North Carolina Driving Law: Driving While License Revoked – The Gift that Keeps on Giving

Okay, so today’s blog will deal with the North Carolina charge of Driving While License Revoked.  Though this may seem a bit out of bounds for a Driving While Intoxicated blog, it’s not as far off the mark as you may believe.  Let me explain.

A North Carolina DWI Conviction carries with it a one-year suspension of your Driver’s License.  If, during that period of suspension, the Defendant is caught driving on a North Carolina street or highway without having a limited driving privilege, they will be charged with Driving While License Revoked.

So, what is it about this charge that makes it so serious that it warrants it’s own blog topic?  Well, there are several reasons why this charge is important.

First, though a Driving While Intoxicated conviction is one way to have your license suspended, there are other ways.   First, if a driver receives 12 or more points on their license in a three-year period, their license will be suspended for a year.  Additionally, should a Defendant not appear in court, or not pay their fines, they risk having their license suspended after a year.  This particular situation can be tricky because, though someone may have simply forgotten about their court date or fines, their suspension will go through with very little notice to them.  In fact, aside from a letter that is sent 20 days after the missed court date or missed payment date, there is no other notice.  Therefore, a Driver can be driving around under the assumption that the License in their possession is valid, only to find that it has been revoked.  In these cases, the ‘notice’ of revocation always comes about when the Driver receives another ticket, like a registration, seatbelt, speeding, or headlight ticket, and the Officer will also cite them for Driving While License Revoked.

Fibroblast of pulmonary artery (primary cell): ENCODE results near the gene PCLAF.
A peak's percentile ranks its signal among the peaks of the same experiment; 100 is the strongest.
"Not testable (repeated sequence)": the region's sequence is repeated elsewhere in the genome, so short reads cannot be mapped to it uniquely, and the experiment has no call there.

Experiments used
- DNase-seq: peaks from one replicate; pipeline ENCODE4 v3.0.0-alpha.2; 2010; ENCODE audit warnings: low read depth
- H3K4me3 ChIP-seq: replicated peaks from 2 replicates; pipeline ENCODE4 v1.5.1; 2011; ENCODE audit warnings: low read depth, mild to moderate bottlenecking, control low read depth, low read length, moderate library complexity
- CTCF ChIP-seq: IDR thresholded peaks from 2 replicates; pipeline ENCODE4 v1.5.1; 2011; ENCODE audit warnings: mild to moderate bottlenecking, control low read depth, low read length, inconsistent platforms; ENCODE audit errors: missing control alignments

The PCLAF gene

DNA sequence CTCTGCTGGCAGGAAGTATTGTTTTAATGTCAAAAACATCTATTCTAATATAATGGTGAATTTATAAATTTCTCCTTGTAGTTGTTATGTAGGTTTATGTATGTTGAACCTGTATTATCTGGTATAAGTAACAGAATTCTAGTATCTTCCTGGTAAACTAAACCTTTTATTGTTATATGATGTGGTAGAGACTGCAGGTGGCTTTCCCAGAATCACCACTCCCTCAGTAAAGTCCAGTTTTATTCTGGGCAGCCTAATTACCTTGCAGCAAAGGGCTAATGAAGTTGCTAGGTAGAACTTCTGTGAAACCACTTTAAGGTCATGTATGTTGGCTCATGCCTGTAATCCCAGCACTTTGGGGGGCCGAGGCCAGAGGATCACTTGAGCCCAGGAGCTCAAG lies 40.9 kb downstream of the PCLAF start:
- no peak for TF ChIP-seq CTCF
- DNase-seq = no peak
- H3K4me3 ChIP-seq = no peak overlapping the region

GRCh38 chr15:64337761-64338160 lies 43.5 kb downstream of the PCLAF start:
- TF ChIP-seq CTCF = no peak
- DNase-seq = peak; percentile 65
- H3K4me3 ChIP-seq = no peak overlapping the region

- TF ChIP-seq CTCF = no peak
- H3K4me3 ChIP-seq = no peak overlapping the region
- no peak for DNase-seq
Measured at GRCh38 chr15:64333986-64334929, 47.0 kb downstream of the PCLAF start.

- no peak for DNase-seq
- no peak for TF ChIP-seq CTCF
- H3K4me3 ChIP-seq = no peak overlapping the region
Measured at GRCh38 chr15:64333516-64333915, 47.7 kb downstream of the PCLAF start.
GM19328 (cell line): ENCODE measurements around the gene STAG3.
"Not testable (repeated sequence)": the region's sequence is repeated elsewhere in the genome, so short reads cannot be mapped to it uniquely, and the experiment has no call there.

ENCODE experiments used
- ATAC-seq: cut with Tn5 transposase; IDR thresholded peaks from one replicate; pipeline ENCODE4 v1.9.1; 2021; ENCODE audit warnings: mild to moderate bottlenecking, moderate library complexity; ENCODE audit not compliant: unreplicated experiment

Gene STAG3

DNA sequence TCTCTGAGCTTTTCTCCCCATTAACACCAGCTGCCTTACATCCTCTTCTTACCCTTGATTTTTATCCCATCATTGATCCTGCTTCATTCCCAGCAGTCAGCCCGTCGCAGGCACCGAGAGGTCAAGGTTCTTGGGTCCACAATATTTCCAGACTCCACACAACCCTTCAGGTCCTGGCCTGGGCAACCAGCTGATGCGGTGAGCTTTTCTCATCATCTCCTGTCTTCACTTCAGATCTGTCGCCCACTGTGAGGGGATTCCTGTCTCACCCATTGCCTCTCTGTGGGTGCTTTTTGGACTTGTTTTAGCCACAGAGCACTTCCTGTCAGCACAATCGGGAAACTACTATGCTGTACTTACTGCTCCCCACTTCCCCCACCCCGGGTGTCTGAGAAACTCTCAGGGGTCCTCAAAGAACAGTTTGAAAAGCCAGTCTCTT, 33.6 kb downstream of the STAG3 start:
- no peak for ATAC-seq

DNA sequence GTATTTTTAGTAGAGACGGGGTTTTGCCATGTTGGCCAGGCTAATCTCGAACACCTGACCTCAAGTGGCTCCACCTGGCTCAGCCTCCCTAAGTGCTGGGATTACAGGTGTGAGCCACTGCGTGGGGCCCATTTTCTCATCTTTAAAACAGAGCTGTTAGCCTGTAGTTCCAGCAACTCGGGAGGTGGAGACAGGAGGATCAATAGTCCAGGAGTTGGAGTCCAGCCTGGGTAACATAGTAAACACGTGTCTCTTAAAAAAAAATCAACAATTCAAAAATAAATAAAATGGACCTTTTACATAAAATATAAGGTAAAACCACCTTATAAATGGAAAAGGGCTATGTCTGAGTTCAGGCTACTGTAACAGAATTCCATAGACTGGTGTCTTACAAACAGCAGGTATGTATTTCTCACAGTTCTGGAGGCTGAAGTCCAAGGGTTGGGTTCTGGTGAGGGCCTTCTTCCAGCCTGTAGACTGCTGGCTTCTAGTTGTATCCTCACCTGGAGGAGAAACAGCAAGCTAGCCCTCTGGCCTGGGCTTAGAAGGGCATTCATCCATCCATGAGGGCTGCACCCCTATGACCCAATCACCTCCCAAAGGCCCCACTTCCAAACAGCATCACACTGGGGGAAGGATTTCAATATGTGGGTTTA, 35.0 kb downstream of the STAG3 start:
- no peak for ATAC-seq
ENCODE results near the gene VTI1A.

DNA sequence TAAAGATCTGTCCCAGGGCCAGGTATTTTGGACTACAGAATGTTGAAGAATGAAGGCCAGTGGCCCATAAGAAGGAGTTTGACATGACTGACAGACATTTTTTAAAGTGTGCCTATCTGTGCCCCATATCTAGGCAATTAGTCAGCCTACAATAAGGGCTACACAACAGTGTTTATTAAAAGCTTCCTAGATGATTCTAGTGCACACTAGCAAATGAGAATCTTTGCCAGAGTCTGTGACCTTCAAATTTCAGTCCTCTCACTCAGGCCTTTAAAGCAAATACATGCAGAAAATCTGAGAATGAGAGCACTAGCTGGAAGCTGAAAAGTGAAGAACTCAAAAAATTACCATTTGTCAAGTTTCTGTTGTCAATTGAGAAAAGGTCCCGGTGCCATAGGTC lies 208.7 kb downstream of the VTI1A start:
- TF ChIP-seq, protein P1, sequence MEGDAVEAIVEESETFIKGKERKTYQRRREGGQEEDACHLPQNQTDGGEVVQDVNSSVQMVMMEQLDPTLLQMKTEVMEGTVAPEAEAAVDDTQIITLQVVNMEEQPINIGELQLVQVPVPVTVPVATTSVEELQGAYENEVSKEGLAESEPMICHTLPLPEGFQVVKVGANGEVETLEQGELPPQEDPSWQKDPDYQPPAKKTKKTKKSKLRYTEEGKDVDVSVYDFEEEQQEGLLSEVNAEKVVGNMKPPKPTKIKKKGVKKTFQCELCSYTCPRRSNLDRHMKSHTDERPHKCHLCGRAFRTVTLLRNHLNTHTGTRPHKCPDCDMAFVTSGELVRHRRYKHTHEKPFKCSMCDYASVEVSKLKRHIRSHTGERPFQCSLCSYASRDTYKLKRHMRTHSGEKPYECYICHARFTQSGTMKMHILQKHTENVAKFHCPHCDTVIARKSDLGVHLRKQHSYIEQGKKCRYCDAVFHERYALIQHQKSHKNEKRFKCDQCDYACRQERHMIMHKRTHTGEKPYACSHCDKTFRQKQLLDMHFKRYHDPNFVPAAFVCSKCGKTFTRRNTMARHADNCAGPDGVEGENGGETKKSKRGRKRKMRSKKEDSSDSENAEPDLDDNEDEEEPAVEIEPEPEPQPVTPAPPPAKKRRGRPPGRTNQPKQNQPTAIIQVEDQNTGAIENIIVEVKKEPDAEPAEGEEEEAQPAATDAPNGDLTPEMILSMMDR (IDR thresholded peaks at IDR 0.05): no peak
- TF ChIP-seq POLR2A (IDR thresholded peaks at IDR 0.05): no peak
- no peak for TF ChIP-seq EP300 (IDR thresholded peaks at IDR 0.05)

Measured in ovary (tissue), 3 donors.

Secondly, this charge carries with it 8 points towards your insurance.  Under North Carolina’s Safe Driver Incentive Plan, 8 points will result in an increase to your automotive insurance premium by 220% for the next three years.  As an example, if you are presently paying $300 a year for your car insurance, you will be paying $660 a year for the next three years.

Finally, and most importantly, this charge is serious because a conviction of Driving While License Revoked will result in a one-year suspension of driving privileges.  Since most people cannot go without driving a car, many chose to drive anyways.  If they are caught driving during the one-year suspension period, it will result in an additional Driving While License Revoked charge.  That carries with it a two-year suspension.  A third or more charge will result in a permanent suspension (though you can petition the court for limited driving privilege after two years.

A Driving While License Revoked charge is extremely serious and not one to take on by yourself lightly.  It would be in your best interest to speak with a Raleigh Traffic Attorney or Durham Traffic Attorney  about your particular case.  There may be an opportunity to avoid a license suspension from the Driving While License Revoked through some plea in District Court.

Disclaimer – Information and advice offered in this article is for informational and educational purposes only and is specific to North Carolina law. The viewing, receipt and/or exchange of information from this article does not constitute an Attorney-Client Relationship. For assistance regarding your particular legal question speak with an Attorney practicing in the field from which your questions derives.

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